Queer Identification in Asian American Media

Melody Erhuy (originally posted on 03/08/2013).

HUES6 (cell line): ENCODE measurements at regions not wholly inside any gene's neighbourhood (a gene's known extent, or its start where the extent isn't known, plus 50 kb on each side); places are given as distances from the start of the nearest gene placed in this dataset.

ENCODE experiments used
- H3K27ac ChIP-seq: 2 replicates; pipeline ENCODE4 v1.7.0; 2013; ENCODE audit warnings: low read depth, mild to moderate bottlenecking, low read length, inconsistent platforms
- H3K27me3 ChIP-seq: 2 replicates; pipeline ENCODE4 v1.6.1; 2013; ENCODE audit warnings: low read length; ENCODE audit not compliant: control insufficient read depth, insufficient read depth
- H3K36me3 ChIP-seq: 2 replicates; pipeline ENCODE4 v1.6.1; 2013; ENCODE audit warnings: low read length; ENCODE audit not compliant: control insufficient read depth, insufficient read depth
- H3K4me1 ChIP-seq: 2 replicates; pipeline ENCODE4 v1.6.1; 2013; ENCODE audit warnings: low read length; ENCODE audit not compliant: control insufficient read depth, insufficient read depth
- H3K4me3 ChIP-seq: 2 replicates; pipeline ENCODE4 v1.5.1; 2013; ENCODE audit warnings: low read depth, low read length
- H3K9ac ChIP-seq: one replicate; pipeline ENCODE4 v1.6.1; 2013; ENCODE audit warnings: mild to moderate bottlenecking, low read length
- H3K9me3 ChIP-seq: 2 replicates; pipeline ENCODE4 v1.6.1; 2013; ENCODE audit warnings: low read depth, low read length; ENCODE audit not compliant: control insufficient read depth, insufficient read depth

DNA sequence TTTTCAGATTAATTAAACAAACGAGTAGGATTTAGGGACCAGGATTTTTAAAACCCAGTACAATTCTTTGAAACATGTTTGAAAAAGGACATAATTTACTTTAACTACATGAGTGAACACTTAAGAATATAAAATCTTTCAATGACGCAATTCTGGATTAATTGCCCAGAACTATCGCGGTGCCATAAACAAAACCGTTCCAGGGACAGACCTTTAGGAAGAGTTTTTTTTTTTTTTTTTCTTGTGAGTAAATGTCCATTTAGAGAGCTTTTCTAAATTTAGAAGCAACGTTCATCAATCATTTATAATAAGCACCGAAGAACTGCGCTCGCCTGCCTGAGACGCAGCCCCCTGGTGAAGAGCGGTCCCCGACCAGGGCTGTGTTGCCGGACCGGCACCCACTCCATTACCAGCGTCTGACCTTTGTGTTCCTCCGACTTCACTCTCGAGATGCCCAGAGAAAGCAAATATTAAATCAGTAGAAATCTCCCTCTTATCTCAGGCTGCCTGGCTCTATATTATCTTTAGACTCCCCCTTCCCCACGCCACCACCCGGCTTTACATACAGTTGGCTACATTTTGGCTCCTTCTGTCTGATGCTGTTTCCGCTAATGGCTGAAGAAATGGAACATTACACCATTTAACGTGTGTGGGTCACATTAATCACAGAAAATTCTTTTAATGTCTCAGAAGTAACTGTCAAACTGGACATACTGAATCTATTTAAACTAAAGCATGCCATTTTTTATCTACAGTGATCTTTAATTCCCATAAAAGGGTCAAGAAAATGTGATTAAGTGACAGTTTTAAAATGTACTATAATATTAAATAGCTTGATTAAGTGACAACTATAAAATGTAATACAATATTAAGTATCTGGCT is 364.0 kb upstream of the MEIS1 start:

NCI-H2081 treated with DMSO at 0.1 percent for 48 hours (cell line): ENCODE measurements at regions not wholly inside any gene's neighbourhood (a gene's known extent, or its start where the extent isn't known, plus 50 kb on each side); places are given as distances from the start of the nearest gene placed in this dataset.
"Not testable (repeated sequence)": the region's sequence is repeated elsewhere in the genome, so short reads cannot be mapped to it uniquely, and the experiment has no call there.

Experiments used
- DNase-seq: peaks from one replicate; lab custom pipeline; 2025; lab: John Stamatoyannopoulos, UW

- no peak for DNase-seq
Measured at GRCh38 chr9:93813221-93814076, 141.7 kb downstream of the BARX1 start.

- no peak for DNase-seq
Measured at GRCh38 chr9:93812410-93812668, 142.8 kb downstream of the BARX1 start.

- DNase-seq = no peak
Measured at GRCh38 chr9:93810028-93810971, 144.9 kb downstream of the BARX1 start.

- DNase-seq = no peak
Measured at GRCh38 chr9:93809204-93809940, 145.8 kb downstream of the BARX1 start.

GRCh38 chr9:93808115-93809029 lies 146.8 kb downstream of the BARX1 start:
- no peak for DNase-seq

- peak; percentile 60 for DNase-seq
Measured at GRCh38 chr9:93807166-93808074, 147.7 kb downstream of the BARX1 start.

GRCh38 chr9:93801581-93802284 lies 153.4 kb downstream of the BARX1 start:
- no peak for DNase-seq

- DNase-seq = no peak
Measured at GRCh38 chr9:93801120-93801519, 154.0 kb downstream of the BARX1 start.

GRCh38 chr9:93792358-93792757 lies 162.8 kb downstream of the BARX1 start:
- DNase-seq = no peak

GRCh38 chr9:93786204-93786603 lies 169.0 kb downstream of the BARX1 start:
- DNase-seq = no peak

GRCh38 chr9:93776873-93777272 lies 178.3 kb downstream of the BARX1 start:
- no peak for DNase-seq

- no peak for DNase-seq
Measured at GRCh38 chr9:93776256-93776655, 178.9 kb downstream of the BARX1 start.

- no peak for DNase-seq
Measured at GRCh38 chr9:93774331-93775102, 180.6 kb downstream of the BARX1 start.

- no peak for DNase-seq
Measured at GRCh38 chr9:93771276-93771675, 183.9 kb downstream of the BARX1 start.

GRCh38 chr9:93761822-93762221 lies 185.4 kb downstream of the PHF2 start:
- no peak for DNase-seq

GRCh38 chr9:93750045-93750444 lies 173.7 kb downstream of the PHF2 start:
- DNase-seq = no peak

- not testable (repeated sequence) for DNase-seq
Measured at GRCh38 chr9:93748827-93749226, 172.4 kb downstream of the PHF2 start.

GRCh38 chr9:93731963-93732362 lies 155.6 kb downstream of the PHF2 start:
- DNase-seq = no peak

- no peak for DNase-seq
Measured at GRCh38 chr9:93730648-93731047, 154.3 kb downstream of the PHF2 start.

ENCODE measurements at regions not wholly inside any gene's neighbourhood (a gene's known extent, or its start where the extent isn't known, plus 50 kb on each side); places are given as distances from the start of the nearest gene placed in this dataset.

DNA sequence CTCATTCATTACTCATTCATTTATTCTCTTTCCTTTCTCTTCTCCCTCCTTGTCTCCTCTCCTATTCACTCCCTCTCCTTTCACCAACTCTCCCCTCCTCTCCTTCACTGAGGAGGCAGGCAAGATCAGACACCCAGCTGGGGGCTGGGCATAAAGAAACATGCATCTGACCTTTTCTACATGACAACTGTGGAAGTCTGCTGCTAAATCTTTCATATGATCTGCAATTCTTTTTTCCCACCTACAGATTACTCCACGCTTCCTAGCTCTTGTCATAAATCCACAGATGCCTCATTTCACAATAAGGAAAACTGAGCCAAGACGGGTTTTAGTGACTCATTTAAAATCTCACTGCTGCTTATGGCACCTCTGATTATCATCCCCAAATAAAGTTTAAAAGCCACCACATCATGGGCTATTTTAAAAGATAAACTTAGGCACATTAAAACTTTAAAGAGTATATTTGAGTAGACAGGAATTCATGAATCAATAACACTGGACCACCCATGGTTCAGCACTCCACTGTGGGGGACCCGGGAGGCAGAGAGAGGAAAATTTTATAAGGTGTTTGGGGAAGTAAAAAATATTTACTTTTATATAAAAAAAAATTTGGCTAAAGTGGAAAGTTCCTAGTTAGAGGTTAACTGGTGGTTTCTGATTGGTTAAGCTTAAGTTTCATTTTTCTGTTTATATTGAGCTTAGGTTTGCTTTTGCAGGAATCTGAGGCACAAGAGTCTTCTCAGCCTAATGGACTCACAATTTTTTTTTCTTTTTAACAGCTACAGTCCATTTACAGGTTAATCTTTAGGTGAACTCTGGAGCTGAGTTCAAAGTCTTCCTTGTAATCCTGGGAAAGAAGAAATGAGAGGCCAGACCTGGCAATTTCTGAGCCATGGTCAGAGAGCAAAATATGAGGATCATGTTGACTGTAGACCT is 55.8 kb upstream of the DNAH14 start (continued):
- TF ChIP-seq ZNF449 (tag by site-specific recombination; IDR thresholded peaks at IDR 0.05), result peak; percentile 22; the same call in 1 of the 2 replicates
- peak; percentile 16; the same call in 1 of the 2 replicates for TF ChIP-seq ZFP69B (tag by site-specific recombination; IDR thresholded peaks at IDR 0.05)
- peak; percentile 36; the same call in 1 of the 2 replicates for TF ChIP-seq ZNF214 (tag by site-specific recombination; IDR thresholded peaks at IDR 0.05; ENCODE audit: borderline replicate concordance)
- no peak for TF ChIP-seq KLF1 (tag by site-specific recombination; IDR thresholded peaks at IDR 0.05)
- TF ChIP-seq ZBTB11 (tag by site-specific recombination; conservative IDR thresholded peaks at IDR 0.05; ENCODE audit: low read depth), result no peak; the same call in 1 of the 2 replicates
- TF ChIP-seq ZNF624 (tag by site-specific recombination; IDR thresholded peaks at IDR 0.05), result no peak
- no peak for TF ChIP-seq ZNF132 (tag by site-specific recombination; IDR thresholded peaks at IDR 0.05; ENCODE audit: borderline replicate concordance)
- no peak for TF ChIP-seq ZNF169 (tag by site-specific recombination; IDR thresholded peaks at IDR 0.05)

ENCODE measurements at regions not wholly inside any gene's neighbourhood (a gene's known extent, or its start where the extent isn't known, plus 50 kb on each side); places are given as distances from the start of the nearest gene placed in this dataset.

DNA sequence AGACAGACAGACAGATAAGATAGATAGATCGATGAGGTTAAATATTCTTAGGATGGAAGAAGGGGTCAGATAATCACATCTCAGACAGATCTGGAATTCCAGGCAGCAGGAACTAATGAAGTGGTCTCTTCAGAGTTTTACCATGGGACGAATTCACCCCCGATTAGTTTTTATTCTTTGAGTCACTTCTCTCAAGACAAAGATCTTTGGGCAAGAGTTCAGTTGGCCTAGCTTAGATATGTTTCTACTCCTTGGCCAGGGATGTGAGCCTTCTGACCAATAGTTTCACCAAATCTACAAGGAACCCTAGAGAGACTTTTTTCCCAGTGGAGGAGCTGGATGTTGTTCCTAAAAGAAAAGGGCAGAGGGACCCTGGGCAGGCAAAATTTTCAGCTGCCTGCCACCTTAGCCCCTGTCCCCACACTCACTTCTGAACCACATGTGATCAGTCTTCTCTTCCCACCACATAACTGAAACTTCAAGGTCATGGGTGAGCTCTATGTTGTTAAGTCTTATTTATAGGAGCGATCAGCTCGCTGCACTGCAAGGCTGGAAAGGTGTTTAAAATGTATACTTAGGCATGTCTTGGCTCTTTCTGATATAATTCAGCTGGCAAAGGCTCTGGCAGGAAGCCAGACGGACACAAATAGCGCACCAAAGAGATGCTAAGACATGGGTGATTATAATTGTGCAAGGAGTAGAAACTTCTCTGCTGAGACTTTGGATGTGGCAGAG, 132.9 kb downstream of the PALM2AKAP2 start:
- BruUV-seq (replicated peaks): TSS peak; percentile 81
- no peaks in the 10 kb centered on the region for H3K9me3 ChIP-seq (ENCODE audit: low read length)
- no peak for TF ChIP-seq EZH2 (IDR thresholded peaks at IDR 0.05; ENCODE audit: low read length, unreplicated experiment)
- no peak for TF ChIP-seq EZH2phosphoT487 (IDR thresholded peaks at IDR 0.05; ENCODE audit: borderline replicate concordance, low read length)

In the movie PIRATED!, the filmmaker strewed many unrelated images with one another, all inverted with various treatments and given different soundtracks, to create a cohesive piece that makes a statement. Much like an author who foreshadows his events by repeating similar imagery through their text, the filmmaker creates an elusive narrative through the repetition of certain images. From a young Asian boy running along the beach to sexualized shots of queer sailors, the filmmaker gave the audience a deeper look into his mind, having the film flow as if someone was trailing in deep thought on their own. The stream of consciousness take on portraying his queerness was an effective way of telling his story; by showing uncomfortable imagery of sailors giving blow-jobs to one another, the viewer becomes alert and intrigued. I thought this could be a tactic to have the viewer ease into the subject matter – by reverting from uncomfortable imagery to quiet scenes of a young boy on a hammock or running along the sand, the viewer is eased into the subject matter. Almost as if the filmmaker is rocking a baby to sleep, the slow introduction of his subject to the viewer, going out and in from shot to shot almost as if in the act of intercourse,  helps the audience becomes more comfortable with what they are seeing. Perhaps this was the filmmaker’s intention, to introduce a homosexual Asian American male to his audience by slowly feeding the idea to them. Since Asian American queer identification is so uncommon in media, this idea could be discomforting and foreign for Americans. Thus, telling a story about a queer Asian American male through a repetitive stream of consciousness, which is very relatable for the viewer, could be a comforting method of breaking down the foreignness that is associated with homosexual Asian Americans.

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